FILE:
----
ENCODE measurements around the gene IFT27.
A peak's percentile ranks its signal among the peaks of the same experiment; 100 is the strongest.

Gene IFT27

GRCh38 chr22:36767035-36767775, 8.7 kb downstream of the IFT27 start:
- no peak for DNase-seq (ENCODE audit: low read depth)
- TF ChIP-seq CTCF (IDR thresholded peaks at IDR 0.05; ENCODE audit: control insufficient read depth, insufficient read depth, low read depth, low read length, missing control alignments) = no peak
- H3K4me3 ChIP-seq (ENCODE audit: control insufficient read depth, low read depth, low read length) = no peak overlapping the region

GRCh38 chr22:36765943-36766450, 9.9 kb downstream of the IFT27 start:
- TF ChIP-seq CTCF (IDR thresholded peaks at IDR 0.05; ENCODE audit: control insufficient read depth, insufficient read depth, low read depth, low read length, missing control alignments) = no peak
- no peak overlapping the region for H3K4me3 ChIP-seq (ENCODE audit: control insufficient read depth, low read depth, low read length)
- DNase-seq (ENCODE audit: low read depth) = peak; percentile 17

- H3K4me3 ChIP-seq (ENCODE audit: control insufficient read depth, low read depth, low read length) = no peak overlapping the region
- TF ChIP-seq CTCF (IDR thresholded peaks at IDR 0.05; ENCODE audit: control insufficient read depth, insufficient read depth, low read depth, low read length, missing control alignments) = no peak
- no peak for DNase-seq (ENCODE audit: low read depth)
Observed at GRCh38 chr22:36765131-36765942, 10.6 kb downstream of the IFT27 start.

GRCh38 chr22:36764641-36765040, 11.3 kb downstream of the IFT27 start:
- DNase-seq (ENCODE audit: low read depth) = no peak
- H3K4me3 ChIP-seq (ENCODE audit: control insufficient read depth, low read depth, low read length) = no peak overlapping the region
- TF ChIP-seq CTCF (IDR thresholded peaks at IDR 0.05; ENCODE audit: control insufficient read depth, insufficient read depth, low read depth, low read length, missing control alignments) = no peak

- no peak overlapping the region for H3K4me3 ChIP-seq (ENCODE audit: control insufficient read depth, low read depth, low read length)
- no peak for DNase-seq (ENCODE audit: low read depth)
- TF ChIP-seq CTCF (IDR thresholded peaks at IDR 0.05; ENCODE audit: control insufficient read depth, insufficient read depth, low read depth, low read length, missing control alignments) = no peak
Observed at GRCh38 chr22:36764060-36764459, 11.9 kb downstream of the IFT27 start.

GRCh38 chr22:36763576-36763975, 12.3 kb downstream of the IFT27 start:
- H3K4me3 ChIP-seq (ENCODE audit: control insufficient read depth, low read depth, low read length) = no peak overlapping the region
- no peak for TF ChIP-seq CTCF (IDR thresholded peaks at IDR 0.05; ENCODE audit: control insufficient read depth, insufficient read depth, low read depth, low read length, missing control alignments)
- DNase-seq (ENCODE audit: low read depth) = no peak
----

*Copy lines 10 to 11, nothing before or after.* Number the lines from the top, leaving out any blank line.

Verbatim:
- no peak overlapping the region for H3K4me3 ChIP-seq (ENCODE audit: control insufficient read depth, low read depth, low read length)
- DNase-seq (ENCODE audit: low read depth) = peak; percentile 17